Should When a string of really bad crop years greatly increase the price of ethanol, consumers will just have to eat it …not literally, hopefully. They won’t have the freedom to switch to a cheaper fuel that contains no ethanol.

I suppose we COULD triple ethanol use by using 80% of the corn crop today. OR, we could continue using the same 40% for the next 20 years and give harvests a chance to double in size.

A good analogy for the concept that ever-increasing crop yields will make everything right would be the housing bubble that just burst. Everyone was counting on housing prices going up forever, which of course, isn’t possible. As with housing prices, corn yields will also stop rising.

Photo courtesy of Marcin Wichary via Flickr.

  1. By chuck on March 18, 2012 at 6:58 pm

    If you go to fueleconomy.gov and check out the cost to use a flex vehicle on gas vs e85 the truth is there,10-30 % more on e85.Ethanol needs to sell for 65% the price of gas to break even.Breaking even should not be good enough when you are burning up a food source,the gain should be signicant.The goverment is playing the middle class as a bunch of fools.When corn lobbyist talk about saving money it does not wiegh in the fact that ethanol has 65% of the energy gas does.

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  2. By Herm on March 18, 2012 at 10:14 pm

    So Russ, most of your dislike of E85 would go away if Toyota made the Prius flex fuel?

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  3. By Russ Finley on March 19, 2012 at 12:35 am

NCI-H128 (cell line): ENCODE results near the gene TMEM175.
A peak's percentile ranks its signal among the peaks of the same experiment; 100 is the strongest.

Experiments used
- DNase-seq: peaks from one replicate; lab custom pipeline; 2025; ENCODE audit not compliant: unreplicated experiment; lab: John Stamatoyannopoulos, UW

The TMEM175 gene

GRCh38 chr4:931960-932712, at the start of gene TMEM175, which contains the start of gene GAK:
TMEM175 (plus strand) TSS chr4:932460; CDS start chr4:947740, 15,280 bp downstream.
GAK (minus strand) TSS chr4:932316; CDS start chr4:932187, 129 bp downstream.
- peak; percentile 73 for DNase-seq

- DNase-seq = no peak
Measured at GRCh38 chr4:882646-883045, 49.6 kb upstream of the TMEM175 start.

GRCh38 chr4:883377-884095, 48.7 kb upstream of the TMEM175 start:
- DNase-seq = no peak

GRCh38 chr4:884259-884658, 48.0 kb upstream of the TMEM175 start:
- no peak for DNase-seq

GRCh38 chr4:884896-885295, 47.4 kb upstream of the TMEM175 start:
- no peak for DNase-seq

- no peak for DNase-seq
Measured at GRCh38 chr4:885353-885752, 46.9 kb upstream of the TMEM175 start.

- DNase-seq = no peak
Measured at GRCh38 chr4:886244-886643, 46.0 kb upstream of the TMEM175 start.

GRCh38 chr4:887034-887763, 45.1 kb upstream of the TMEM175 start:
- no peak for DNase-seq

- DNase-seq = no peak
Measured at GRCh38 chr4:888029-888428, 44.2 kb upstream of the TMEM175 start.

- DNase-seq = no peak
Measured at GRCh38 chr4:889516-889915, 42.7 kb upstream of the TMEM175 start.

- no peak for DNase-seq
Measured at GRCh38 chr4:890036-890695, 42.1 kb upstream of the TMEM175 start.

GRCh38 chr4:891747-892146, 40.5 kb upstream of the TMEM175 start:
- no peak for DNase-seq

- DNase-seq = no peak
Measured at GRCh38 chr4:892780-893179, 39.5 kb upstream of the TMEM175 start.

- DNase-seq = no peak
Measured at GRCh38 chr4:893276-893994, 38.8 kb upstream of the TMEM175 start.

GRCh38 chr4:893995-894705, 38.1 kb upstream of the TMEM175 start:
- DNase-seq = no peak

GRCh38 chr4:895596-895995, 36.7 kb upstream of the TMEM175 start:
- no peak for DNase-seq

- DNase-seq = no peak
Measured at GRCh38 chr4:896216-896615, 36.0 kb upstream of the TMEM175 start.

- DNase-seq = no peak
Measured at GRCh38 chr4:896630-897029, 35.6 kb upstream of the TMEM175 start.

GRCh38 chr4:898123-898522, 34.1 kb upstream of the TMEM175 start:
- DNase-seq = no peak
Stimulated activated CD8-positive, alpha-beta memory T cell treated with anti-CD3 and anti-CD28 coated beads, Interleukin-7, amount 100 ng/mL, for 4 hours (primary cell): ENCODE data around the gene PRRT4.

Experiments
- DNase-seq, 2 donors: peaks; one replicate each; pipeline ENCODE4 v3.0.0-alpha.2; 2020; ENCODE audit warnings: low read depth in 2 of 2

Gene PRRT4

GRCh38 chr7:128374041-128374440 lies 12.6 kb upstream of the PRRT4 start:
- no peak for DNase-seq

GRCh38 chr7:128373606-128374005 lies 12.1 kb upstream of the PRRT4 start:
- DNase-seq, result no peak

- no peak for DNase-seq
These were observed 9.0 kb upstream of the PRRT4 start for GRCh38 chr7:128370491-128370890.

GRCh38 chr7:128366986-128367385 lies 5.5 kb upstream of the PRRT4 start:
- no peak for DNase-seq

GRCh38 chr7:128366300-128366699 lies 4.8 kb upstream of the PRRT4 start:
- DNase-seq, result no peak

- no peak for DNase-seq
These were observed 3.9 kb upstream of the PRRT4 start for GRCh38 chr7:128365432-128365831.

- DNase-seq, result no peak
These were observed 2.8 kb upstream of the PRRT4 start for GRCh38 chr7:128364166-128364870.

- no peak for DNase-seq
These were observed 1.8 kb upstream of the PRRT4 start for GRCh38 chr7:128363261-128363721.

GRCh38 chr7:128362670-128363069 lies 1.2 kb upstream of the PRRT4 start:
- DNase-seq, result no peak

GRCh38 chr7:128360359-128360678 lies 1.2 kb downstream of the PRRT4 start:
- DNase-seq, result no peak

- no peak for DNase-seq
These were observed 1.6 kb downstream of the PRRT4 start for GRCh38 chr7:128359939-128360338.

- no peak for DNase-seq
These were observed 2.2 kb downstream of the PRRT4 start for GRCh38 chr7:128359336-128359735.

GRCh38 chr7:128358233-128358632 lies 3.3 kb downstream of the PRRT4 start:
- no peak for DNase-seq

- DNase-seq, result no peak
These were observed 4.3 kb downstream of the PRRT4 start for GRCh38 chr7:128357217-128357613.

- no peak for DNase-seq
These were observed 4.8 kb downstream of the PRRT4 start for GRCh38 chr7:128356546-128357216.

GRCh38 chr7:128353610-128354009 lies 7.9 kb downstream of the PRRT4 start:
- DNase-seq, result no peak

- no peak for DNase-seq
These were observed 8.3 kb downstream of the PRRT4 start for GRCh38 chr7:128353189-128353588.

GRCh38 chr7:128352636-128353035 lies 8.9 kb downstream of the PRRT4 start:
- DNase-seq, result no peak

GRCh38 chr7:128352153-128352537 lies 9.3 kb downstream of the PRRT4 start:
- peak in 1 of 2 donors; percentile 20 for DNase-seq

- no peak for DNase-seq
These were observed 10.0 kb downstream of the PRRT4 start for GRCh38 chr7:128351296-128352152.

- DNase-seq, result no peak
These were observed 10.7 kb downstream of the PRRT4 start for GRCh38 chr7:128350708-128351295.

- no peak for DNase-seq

So Russ, most of your dislike of E85 would go away if Toyota made the Prius flex fuel?

    Not really. My biggest concern with any biofuel that usurps cropland is the expansion of agriculture. Food security issues aside, the main driver of wildlife habitat destruction (the main driver of biodiversity loss) is the expansion of agriculture.

    Source: http://biodiversivist.blogspot.com/2009/10/transgressing-identified-and-quantified.html

    I mentioned the fact that these E85 cars only average 13 mpg and have a pollution score of 4 out of 10 (almost five years after implementation of the mandates) as evidence of just how seriously our government is taking this oil independence farce.

    A flex fuel Prius would change the fact that corn ethanol is environmentally worse in the aggregate than oil. We need to be a little more creative than simply substituting moonshine for oil.

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  4. By Russ Finley on March 19, 2012 at 12:37 am

    Correction:

    A flex fuel Prius would “NOT” change the fact that corn ethanol is environmentally worse in the aggregate than oil.